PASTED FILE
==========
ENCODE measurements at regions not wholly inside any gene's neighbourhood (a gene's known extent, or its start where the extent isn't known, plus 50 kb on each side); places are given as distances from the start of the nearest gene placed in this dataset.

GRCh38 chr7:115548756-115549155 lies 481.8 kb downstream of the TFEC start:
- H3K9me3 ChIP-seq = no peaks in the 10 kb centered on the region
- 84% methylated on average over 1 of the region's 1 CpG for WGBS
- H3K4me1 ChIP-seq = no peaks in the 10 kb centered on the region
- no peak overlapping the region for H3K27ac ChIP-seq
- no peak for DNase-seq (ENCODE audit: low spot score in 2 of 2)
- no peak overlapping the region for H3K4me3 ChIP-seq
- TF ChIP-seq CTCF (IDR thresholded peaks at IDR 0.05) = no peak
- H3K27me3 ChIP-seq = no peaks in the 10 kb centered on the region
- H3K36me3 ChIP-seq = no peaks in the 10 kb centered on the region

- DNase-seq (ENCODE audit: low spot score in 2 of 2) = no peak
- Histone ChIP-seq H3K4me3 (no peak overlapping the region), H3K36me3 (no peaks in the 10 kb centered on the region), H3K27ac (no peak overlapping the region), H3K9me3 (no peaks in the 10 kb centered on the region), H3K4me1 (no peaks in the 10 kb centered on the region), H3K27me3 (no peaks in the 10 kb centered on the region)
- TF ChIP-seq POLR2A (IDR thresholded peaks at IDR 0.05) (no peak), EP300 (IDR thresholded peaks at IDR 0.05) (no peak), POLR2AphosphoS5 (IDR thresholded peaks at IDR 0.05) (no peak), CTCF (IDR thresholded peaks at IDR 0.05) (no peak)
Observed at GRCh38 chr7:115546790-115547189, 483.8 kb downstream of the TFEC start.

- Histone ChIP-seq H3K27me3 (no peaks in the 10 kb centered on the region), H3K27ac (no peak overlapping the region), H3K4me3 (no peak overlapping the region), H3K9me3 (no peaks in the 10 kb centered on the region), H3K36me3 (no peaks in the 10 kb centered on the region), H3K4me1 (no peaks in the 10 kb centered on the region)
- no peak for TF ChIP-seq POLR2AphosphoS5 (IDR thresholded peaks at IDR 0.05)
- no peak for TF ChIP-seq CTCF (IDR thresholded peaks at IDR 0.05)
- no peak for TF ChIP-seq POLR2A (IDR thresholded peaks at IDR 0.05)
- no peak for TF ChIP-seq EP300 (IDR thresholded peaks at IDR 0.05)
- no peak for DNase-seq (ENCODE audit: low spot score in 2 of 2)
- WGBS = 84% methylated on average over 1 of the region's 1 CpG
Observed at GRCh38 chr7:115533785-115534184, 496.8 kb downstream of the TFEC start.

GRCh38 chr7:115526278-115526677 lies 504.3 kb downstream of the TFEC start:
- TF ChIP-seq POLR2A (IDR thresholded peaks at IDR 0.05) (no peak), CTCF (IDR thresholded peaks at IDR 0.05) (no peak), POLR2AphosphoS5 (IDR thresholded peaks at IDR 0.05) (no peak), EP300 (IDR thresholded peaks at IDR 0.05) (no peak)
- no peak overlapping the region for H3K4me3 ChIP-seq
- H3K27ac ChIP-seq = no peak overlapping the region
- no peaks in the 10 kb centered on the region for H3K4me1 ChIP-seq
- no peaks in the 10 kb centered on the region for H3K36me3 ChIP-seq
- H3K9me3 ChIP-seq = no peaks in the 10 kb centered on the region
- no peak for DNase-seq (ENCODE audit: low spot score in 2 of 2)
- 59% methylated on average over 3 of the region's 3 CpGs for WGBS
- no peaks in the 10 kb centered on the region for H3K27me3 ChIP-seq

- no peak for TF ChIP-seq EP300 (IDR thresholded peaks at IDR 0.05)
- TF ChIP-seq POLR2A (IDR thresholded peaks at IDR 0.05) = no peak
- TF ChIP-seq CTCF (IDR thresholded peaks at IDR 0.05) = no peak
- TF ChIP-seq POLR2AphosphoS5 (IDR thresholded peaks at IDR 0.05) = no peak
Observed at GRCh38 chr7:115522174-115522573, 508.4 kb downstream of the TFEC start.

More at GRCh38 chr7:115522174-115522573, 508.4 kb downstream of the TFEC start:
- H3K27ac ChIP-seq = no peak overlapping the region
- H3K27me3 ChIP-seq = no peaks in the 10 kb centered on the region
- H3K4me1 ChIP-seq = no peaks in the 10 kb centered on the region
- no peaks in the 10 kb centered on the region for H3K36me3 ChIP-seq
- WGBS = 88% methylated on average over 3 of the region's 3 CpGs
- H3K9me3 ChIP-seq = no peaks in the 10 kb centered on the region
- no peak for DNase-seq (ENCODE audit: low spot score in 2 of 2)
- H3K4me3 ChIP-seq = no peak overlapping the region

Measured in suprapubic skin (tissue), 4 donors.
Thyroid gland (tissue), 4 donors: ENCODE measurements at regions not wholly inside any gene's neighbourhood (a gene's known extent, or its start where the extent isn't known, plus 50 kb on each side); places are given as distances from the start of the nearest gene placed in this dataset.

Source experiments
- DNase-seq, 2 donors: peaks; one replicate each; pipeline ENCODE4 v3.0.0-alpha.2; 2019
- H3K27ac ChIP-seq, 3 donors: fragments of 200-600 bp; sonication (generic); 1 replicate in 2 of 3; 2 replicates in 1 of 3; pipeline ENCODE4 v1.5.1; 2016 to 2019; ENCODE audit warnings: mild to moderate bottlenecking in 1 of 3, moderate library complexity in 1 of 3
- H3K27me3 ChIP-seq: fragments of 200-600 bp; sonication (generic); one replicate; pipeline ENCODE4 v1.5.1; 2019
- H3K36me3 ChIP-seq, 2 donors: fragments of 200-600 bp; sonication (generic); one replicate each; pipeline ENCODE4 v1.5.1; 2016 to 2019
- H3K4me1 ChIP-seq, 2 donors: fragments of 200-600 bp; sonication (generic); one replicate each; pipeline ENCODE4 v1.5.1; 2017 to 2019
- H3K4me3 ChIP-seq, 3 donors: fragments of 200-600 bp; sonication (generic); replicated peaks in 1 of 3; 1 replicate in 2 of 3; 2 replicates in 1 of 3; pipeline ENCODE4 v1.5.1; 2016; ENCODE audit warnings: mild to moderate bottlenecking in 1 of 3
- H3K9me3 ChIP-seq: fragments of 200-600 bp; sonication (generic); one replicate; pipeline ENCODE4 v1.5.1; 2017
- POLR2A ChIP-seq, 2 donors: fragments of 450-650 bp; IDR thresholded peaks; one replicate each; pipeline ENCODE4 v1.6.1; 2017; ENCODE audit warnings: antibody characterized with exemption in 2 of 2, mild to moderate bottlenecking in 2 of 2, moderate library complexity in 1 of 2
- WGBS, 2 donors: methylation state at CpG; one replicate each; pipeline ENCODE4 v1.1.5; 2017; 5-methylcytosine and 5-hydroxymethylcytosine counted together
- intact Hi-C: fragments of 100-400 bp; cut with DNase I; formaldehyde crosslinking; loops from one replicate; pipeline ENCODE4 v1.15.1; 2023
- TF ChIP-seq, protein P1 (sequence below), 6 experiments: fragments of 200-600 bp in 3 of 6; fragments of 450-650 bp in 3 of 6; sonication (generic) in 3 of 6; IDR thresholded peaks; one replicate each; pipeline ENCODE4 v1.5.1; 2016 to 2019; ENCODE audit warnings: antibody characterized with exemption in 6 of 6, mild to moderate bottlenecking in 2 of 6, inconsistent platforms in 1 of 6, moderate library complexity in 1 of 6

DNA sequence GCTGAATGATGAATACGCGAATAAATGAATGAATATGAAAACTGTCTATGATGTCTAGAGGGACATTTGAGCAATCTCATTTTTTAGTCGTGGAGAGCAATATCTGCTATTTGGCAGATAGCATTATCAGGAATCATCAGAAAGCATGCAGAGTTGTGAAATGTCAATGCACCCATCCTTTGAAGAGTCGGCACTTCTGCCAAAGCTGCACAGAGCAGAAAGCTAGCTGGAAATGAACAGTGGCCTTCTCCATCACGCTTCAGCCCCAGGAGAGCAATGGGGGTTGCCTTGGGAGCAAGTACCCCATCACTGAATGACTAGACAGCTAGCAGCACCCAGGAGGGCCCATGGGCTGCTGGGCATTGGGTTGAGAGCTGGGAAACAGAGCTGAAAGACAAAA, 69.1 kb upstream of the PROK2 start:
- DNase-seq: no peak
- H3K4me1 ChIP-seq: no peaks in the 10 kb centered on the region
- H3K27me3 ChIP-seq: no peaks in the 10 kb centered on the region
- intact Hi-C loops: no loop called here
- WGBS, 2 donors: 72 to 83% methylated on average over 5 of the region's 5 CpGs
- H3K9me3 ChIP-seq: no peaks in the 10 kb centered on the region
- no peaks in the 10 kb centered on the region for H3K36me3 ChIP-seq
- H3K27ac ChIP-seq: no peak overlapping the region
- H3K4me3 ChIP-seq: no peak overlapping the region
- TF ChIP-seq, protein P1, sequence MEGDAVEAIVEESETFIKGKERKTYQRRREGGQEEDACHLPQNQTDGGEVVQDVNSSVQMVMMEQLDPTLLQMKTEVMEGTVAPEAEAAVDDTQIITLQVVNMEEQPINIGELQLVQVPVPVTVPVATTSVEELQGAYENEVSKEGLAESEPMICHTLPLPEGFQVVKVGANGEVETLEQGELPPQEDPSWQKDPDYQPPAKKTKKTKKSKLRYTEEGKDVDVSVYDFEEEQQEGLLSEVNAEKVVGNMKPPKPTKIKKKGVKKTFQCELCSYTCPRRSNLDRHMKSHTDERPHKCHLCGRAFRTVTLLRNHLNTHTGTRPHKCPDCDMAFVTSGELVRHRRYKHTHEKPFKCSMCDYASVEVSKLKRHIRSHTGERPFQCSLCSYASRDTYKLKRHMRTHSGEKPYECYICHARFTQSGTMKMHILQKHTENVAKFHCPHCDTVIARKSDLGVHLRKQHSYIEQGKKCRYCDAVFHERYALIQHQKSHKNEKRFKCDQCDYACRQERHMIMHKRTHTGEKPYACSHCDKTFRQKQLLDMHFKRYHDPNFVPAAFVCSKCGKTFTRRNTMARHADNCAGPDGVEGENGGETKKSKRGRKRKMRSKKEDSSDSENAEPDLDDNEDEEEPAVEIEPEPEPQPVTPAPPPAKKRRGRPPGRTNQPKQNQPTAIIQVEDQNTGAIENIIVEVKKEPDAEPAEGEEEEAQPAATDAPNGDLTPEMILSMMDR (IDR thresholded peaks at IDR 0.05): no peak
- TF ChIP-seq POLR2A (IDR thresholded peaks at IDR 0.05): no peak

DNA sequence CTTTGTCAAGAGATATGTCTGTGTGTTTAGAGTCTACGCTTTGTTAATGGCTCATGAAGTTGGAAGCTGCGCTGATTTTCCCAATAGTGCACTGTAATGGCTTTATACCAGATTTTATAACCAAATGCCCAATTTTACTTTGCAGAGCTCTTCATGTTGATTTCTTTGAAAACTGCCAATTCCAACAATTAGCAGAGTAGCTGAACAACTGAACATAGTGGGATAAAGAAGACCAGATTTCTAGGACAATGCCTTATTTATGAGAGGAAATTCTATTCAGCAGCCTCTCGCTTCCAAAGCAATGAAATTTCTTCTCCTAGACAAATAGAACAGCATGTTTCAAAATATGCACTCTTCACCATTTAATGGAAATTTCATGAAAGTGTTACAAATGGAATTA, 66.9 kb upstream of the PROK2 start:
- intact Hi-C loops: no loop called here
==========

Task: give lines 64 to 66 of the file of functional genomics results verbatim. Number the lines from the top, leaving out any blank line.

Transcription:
- H3K4me1 ChIP-seq: no peaks in the 10 kb centered on the region
- H3K27me3 ChIP-seq: no peaks in the 10 kb centered on the region
- intact Hi-C loops: no loop called here